The 2021 Nissan Kicks is a crossover that I like very much. No, not because it’s particularly quick off the line nor all that attractive, but because it’s affordable, easy to live with on a daily basis and loaded with content. It’s also powered by a bomb-proof of an engine, although I’m not sure that CVT will follow along. Anyway, a car like the Kicks proves that some carmakers still believe in cheap, fun small cars. And that feels amazing.
What’s Up With The Bikes?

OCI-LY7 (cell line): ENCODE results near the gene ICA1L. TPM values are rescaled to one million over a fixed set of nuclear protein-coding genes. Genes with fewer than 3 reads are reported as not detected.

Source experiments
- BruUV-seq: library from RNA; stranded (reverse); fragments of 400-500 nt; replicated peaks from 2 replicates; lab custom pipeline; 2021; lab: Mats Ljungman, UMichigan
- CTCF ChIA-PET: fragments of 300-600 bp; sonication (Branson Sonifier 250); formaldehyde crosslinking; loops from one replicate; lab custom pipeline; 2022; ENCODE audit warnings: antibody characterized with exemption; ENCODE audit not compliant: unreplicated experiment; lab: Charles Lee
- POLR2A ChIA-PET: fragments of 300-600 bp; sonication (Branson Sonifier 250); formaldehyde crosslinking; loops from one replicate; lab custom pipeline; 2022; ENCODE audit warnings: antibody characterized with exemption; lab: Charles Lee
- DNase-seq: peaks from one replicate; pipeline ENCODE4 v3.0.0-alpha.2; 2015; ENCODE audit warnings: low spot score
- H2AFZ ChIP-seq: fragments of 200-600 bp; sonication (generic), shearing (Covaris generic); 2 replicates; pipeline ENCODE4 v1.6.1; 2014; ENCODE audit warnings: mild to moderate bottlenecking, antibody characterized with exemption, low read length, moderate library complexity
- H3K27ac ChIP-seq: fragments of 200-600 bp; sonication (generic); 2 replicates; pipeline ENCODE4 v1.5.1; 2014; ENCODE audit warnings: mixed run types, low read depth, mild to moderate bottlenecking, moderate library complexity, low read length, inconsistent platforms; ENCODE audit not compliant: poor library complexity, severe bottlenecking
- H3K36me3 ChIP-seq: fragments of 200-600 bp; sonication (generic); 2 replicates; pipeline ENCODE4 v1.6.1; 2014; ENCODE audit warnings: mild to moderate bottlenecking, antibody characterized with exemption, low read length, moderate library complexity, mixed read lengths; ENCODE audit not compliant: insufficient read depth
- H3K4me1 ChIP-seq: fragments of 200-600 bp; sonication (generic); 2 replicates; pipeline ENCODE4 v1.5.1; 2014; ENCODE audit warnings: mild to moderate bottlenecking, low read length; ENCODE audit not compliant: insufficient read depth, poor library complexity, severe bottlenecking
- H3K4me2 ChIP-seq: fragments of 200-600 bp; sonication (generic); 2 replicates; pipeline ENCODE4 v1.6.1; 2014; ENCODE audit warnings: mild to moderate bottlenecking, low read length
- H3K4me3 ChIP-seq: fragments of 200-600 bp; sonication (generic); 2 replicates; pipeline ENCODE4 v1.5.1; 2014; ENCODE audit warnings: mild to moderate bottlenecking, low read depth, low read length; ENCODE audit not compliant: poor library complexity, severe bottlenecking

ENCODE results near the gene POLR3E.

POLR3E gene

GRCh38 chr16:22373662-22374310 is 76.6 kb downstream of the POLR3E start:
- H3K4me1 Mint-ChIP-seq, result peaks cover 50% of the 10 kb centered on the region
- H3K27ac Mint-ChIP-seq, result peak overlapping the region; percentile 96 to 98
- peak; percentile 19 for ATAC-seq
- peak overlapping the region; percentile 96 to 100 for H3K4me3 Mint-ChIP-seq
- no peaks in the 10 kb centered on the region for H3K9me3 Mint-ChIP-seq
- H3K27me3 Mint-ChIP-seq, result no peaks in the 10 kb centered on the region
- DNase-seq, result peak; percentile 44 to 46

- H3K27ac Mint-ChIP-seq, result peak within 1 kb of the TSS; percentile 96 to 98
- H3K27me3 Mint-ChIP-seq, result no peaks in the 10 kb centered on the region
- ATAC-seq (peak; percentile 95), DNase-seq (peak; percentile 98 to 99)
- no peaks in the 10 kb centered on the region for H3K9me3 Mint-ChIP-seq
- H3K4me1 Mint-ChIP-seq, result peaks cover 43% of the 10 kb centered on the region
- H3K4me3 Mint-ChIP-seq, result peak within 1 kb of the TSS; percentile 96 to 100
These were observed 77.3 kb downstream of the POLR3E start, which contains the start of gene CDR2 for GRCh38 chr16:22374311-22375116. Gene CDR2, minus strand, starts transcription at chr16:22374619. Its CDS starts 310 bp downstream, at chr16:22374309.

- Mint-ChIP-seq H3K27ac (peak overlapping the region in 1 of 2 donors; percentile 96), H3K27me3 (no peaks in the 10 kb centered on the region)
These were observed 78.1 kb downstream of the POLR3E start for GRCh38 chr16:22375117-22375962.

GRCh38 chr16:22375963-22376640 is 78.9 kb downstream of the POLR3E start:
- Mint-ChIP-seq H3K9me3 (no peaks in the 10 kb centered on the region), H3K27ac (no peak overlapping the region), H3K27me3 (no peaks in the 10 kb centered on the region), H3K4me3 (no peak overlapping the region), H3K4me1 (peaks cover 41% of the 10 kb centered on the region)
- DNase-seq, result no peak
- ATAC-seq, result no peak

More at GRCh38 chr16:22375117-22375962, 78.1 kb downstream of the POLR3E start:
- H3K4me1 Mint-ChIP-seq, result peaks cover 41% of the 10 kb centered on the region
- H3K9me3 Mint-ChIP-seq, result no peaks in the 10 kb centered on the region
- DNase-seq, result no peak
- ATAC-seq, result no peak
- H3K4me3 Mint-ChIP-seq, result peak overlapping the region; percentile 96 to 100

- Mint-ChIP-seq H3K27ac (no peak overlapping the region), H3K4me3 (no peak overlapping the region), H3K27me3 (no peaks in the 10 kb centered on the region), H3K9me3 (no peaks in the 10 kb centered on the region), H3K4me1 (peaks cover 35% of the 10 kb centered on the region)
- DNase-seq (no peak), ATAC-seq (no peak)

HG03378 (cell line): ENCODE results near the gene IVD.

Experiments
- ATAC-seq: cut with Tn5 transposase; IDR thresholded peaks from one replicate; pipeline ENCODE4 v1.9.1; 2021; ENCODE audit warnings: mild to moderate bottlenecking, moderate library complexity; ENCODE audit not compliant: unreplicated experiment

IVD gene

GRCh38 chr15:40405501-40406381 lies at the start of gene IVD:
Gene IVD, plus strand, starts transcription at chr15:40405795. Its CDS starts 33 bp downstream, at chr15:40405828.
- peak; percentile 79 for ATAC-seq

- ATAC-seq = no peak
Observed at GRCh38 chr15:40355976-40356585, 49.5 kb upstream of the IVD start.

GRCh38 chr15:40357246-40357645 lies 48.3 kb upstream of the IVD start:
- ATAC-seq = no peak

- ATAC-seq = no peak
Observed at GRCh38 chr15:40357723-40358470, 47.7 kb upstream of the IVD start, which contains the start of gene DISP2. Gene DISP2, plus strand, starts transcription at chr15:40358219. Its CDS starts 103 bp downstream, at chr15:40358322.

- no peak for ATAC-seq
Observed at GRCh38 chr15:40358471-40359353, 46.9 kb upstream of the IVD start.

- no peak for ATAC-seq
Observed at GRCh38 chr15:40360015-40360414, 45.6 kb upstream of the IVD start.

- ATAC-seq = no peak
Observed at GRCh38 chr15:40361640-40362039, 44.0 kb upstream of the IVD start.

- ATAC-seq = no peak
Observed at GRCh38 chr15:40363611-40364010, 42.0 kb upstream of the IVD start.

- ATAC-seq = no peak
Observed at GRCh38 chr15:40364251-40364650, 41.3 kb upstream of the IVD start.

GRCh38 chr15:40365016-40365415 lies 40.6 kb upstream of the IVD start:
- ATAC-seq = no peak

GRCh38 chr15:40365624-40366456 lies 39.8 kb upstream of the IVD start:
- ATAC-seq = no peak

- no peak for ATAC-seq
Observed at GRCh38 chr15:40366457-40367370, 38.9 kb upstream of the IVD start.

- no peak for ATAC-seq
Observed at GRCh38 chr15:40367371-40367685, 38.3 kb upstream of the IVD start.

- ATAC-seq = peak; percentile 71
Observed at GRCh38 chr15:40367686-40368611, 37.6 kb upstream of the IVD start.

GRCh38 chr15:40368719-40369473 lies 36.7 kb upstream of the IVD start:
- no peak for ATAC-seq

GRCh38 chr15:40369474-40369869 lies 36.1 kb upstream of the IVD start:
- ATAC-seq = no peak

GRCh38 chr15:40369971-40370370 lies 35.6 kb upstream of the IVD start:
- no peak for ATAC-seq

What am I doing with a pair of Walmart-grade CCM bikes strapped onto the roof of this 2021 Nissan Kicks? Nissan Canada thought it would be fun to offer journalists outdoor activities with the Kicks press unit. We were all given several choices: mountain bikes, a paddle board, some tennis rackets and rollerblades. I chose mountain bikes because I actually mountain bike myself, and I figured getting two free units loaned from Nissan Canada would allow my spouse and I to hit some trails.Except, when I got the car, I was heavily disappointed by the quality of those bikes, let alone their size. I just couldn’t fit on them, and they were so damn flimsy. So I quickly ditched them and left the rack unused.Whatever, you guys aren’t here to read about the bikes, but about the Kicks. It’s a subcompact crossover that I enjoy quite a lot, one that I’m actually driving for the second time since it’s been on sale in 2018. The reason I like this thing is that, contrary to a Toyota C-HR or a Hyundai Venue, the Kicks actually makes a compelling case for front-wheel driven subcompact utility vehicles. It’s both cheap and practical but also cool, fun and decent looking.For 2021, Nissan’s cheapest SUV has was submitted to a mid-cycle refresh. It mostly affects its styling, interior design and amenities, as well as the amount of standard equipment each trim level now offers. The entire front fascia is new, with a redesigned grille and now standard LED headlights. There are brighter colors, new wheels and more variety in the two-tone roof configurations.Power still comes from the same 1.6-liter four-cylinder as before. It’s not strong, with only 125 horsepower and 115 lb-ft of torque on tap (that’s about the same as my MINI Cooper by the way), but it’s reliable as hell and cheap to maintain. What isn’t cheap to maintain is the god-forsaken CVT Nissan bolted onto it. Even after replacing a gazillion of them in Rogues, Muranos, Sentras and Pathfinders, Nissan still insists on cramming a continuously variable transmission in its vehicles.Pricing for a 2021 Nissan Kicks is frankly reasonable, ranging from $22,043 to $27,143 for the top-spec SR Premium model you see here. It adds black wheels, a black roof and “sportier” body accents here and there as well even more standard gear.